Murray Gell-Mann’s profile picture

Murray Gell-Mann

Murray Gell-Mann’s profile picture
Net worth 2018: $153 Million
Industry: Scientists
Residence: Manhattan, New York City, U.S.
Country: United States
BirthDay: 15 September 1929
Sigh: Libra
Height: 1.60 m
Education: 1951 - Massachusetts Institute of Technology, Yale University, Columbia Grammar & Preparatory School

Murray Gell-Mann was bornon 15 September 1929 in Manhattan, New York City, U.S., American, is Physicist. Murray Gell-Mann is an American physicist, who won the Nobel Prize in Physics for his work in the classification of subatomic particles. Interestingly, as a school boy, he never liked physics and took up the subject as his major just on whim. He was only fifteen years old when he entered the University of Yale as an undergraduate student. Fortunately, he soon began to find the subject enthralling and earned his BS when he was barely eighteen. After receiving his PhD from MIT he spent a brief period at the Institute of Advance Study for his post doc. He later joined Institute for Nuclear Studies, University of Chicago, where he introduced his concept of ‘strangeness’. However, the longest period of his working life has been at California Institute of Technology in Pasadena. Later he cofounded Santa Fe Institute in New Mexico and joined it as one of its distinguished faculties. Although he was a renowned physicist and has introduced many new concepts, he was interested in a wide range of subject and towards the end of his career he spearheaded the ‘Evolution of Human Languages Program at Santa Fe Institute.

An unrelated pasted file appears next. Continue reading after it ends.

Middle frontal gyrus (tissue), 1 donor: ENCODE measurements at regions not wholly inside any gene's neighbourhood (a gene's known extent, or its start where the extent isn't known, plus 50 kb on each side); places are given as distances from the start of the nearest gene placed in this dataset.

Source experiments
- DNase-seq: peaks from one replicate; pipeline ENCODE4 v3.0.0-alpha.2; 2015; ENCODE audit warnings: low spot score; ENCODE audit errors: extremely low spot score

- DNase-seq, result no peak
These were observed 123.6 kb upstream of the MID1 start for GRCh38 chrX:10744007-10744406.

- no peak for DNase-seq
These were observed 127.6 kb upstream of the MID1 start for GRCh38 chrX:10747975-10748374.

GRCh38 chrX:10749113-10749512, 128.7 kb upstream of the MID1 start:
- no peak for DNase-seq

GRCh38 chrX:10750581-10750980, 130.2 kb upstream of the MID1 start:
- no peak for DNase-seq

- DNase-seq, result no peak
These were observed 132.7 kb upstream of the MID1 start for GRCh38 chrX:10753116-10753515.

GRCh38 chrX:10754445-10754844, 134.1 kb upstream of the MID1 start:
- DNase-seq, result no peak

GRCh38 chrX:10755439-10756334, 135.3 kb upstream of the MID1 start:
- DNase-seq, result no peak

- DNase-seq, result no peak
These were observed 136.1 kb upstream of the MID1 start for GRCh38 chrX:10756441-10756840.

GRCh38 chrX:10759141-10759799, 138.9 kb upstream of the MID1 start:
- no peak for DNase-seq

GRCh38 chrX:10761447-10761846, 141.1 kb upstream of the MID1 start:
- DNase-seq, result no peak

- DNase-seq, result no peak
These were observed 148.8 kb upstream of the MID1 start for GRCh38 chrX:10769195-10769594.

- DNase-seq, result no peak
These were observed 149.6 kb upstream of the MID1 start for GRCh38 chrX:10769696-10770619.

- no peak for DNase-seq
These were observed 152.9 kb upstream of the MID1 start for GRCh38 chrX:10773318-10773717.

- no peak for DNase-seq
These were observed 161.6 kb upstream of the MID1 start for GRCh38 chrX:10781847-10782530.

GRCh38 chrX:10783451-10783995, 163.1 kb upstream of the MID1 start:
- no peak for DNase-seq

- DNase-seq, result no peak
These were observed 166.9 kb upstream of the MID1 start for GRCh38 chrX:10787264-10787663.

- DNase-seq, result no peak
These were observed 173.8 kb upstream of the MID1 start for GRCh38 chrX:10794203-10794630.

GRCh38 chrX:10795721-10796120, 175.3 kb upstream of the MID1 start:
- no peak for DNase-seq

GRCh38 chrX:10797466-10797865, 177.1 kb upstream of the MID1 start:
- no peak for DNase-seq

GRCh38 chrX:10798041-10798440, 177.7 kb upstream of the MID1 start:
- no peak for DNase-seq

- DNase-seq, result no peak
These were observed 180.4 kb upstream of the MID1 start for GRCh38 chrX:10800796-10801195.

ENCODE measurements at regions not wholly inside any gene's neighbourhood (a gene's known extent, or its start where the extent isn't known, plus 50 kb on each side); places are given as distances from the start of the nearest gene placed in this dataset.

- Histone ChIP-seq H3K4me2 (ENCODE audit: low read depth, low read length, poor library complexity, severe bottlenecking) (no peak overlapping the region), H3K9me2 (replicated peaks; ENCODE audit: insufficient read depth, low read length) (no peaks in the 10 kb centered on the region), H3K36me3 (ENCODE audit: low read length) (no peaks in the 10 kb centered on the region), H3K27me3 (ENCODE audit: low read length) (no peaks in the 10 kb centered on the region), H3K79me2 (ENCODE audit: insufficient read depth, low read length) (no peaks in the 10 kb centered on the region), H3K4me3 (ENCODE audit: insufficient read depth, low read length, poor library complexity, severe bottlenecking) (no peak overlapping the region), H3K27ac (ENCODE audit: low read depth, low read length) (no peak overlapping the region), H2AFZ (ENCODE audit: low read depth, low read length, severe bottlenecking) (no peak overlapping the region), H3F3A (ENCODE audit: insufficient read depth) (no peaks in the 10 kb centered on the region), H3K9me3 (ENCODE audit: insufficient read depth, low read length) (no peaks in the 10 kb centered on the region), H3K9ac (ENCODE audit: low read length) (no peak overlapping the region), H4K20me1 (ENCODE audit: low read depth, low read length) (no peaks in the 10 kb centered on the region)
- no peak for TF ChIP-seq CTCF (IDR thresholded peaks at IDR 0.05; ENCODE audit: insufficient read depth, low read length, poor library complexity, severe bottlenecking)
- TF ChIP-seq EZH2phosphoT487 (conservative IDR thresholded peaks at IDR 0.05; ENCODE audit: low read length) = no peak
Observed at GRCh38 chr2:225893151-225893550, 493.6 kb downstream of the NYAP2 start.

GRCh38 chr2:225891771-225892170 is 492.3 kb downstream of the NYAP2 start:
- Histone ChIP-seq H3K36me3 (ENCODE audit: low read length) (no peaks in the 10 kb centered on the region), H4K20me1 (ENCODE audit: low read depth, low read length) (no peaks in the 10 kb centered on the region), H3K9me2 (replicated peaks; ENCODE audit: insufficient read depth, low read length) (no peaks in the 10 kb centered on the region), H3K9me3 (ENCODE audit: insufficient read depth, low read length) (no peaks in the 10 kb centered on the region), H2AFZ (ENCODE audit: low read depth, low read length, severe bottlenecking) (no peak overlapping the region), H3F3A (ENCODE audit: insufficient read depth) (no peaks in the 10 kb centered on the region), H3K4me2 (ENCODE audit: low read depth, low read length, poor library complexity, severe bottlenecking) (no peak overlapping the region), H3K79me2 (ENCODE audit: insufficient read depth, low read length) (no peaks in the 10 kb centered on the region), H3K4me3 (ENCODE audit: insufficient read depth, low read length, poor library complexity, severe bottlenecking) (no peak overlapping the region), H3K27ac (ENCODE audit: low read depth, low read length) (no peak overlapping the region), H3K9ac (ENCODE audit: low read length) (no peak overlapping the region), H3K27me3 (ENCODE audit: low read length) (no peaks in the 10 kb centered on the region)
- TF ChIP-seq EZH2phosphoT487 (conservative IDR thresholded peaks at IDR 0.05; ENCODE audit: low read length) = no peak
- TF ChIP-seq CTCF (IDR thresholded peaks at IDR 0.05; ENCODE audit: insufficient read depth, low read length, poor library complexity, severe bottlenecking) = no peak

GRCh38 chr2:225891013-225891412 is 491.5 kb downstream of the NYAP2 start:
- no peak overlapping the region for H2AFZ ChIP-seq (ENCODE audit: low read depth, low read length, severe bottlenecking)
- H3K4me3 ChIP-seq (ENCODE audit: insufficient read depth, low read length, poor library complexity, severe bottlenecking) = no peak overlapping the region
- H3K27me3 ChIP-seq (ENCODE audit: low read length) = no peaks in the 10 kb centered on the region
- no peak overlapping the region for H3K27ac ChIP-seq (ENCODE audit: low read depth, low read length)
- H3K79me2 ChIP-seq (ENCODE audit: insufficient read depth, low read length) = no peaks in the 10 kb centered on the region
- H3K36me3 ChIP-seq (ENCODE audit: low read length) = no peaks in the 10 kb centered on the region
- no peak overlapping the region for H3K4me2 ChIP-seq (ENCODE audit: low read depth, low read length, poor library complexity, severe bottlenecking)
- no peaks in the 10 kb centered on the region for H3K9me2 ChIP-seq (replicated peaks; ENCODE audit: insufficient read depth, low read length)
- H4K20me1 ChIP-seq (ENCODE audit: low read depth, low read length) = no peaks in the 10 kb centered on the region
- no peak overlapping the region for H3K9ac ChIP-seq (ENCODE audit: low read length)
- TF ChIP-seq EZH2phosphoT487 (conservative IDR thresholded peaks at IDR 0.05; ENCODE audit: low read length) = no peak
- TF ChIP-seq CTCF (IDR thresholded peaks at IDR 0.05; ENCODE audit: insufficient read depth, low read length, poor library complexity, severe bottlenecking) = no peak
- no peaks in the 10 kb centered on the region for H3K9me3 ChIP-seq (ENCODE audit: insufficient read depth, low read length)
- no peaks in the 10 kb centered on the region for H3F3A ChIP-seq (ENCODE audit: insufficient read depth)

$153 Million


In 2000 he became a member of the board of directors of Encyclopædia Britannica, Inc


His famous creation ‘The Quark and the Jaguar: Adventures in the Simple and the Complex’ was published in September 1995


He was appointed to the President’s Committee of Advisors on Science and Technology in 1994 and served in that capacity till 2001


In the 1990s, his interest turned to study of complexity


In 1984, Gell-Mann left his job at California Institute of Technology and joined Santa Fe Institute, which he had cofounded with many other well-known scientists


For example, he was a director of the MacArthur Foundation from 1979 to 2002


He then continued working on his quark theory and in 1972, identified the force that holds the quarks together inside the nuclei


In 1967, Gell-Mann was appointed the Robert Andrews Millikan Professor of Theoretical Physics


In 1964, he proposed that all these particles in the nuclei were made up of even smaller particles holding fractional charge


In 1961, Gell-Mann proposed that the particles could be classified into a group of eight by their electrical charge and strangeness number


In 1955, Gell-Mann joined California Institute of Technology (Cal Tech) in Pasadena as a member of faculty and was promoted to the post of a full professor within a short period


He was promoted to the post of Assistant Professor in 1953 and an Associate Professor in 1954


In 1952, he joined Institute for Nuclear Studies, University of Chicago as an instructor in physics


He received his degree in 1951 and the same year, joined the Institute of Advance Study at Preston for his post doc


In 1947, he took part in William Lowell Putnam Mathematical Competition and came out second


Murray Gell-Mann was born on September 15, 1929 in New York City into a family of Jewish immigrants

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